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Here They Come By Yannick Murphy

Falling In and Out, Together

Often times, young characters in novels are given one of two voices: the voice of a smart-mouthed comedian or the voice of a wise, pure and enlightened young adult. Either way, these characters usually serve to discredit or make a fool of bad acting grown-ups. Yannick Murphy’s characters in Here They Come thankfully do not fall in either of these traps. This is a tight, fast-moving story, almost wholly devoid of judgmental narration or overtly sensitive treatment of the behavior of children.

The story, told mainly through the point of view of the youngest daughter, who is never assigned a name in the book, weaves the reader through her greasy home which is gasping under the weight of trash that is rarely taken out, up the walls of the bedrooms that do not reach the ceiling, down the elevator shaft complete with a drunken attendant and out into the world made up of hot dog vendors as smarmy as the food they serve, exasperated teachers from the girls’ school and drunk homeless men wandering in and out of their lives. The characters throughout can be delusional and cruel but also frightened and as fiercely loyal as the young girl we follow through the novel.

Set in the grimy New York City of the 70s, Here They Come ties together an unraveled family of three girls, a suicidal older brother, a debt-ridden, dead-beat dad and his mistress, “the slut". The children live with their mother, an exceptionally complex and tragic woman. We see her deftly described with deep regret and shame, but at the same time this young girl portrays her mother with great pride and a tender love for her family. Rounding out the cast is the protagonist’s grandmother who, after coming to live with the family in her final days, ends up tied to a chair with bathrobe ropes as she extols the virtues of the family’s make believe past in French, a language her granddaughters were all to eager to tell her they did not understand.

Throughout most of the novel the main character and her family spend their time looking for their missing father or lament over a failed husband or lilt hopelessly into isolation over being the discarded for the "slut" girlfriend. Each person’s story rolls around each other as family member’s lives tend to do -- they interact like ices cubes melting in a cocktail, touching only because they are near each other or perhaps they cling to each other because they are made from the same material. The reason for their actions seems secondary though the characters of Murphy’s novel do not act in sweeping dramatic actions, they simply keep moving but not necessarily forward, just away from where they were before.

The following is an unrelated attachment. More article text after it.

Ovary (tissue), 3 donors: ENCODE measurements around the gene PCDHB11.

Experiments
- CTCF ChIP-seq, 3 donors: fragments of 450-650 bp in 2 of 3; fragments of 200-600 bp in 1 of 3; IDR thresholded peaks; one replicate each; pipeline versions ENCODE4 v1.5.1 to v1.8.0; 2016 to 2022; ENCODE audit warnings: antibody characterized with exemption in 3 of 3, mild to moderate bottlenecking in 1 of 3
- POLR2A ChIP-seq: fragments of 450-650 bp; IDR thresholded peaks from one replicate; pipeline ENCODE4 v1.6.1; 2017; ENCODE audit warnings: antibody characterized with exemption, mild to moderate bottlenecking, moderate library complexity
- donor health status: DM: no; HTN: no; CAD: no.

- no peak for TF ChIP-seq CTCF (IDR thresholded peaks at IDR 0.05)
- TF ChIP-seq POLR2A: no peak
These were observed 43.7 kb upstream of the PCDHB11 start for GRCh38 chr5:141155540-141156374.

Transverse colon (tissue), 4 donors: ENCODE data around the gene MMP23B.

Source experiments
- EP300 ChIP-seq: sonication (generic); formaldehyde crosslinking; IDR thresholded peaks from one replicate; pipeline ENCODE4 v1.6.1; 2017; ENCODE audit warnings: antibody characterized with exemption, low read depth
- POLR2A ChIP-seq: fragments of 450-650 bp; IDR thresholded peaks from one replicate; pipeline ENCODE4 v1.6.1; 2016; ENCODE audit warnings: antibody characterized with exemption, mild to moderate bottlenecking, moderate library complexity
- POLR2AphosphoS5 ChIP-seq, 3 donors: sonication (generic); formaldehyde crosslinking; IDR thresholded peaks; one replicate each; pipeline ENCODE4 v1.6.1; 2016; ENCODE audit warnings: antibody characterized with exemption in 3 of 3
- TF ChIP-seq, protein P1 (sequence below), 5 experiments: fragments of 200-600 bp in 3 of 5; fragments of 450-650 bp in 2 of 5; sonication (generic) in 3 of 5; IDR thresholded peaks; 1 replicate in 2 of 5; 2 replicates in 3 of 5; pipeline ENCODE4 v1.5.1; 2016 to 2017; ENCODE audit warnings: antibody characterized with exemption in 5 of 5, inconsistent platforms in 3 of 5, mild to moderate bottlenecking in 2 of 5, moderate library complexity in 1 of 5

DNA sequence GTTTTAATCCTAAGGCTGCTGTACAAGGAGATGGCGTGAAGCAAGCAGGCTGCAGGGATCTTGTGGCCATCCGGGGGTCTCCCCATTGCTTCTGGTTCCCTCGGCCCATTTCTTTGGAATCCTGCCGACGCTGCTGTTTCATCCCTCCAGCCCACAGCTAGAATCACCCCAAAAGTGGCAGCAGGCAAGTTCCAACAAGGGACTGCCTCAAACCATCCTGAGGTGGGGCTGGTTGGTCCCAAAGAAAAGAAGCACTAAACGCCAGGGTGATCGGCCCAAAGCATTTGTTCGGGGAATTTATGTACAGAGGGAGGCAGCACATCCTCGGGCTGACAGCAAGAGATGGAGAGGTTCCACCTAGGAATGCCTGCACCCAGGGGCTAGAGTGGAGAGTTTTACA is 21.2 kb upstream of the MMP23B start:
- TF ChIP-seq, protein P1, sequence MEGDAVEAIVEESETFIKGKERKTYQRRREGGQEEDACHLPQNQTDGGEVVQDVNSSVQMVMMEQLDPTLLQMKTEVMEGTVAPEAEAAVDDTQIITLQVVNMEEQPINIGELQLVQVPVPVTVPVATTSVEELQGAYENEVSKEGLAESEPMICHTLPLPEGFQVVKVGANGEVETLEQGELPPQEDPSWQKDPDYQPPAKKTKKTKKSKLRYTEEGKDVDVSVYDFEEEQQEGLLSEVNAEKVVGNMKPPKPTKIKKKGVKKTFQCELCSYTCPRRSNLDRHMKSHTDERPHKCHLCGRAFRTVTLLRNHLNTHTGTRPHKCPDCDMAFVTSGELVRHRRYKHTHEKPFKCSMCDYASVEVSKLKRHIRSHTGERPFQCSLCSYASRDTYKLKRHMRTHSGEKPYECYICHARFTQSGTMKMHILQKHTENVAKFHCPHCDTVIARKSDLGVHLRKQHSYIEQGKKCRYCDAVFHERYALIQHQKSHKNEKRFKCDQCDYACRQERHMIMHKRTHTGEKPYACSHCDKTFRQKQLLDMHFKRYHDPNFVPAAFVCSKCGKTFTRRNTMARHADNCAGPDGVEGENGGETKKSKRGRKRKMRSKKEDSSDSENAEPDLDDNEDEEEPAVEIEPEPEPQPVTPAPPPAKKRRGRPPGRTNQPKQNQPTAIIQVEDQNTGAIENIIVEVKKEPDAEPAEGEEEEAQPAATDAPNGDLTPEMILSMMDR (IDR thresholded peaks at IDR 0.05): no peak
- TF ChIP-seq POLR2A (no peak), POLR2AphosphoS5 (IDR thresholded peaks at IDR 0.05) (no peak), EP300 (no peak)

Murphy has sprinkled some gorgeous sentences throughout the story and gifted her characters with lovely and biting dialog, but she has also masterfully placed her characters in rich and at times, toxic settings. Her descriptions of place are visceral and occasionally surreal. From the frozen water being broken in the toilet bowl in winter to the final scenes in a cabin, furry with mold and overgrowth; the landscapes of this book crawl all over your skin as you read.

The language although often sharp and fast paced could also be poetic and dreamy, especially as the novel comes to a close. Murphy slowly takes the characters away from the city and places them in a haunting and strange cabin in the overgrown woods of upstate New York. All of the rage and mistakes and failures that make up the story ooze away from everyone as the characters sink (quite literally for some) into a safer place, or at the very least they sink into a temporarily safer way to survive, Even “the slut”, who by the book’s end has almost become an affectionate term, exits the novel in a distant and poetic point of view. It is a departure. A feeling like the end is near.

Just as our protagonist walks backwards away from John the hot dog vendor at the end of the novel, the reader spends the last few chapters walking away from the tightness of the voice that has carried the story to this point. In the end, we leave the characters where we found them, in New York, in the apartment, with father somewhere else, with trash and noise and drinking and loneliness and love, each of them in their own skin yet near each other either in thoughts or bodies, always.

Here They Come by Yannick Murphy
McSweeney’s Books
Hardcover, $22; Paperback, $13
ISBN: 1-932416-50-1
240 pages